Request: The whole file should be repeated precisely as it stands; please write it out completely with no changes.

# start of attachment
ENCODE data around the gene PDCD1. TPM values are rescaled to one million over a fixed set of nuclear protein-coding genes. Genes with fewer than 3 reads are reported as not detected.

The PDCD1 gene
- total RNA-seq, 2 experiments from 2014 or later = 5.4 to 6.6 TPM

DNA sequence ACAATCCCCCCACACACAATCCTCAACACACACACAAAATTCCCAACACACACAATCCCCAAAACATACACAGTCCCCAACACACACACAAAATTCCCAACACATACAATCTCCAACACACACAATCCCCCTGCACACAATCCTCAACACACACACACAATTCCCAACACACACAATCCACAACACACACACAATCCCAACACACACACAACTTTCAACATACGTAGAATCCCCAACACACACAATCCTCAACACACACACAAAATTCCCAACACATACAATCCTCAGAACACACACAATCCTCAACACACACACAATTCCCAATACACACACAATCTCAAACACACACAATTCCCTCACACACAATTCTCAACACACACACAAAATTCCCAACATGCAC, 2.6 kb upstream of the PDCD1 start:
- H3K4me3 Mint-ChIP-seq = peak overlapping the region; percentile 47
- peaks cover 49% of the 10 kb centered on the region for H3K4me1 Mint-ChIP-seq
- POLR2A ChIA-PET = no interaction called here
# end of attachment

ENCODE data around the gene PDCD1. TPM values are rescaled to one million over a fixed set of nuclear protein-coding genes. Genes with fewer than 3 reads are reported as not detected.

The PDCD1 gene
- total RNA-seq, 2 experiments from 2014 or later = 5.4 to 6.6 TPM

DNA sequence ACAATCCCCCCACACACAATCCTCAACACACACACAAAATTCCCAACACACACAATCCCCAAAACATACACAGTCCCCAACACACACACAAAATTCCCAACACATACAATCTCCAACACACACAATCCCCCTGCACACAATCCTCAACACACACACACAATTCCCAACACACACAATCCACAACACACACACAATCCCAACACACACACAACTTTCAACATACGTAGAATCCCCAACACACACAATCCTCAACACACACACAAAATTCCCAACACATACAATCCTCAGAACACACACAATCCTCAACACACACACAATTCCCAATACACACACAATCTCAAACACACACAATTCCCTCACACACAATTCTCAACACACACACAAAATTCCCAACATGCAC, 2.6 kb upstream of the PDCD1 start:
- H3K4me3 Mint-ChIP-seq = peak overlapping the region; percentile 47
- peaks cover 49% of the 10 kb centered on the region for H3K4me1 Mint-ChIP-seq
- POLR2A ChIA-PET = no interaction called here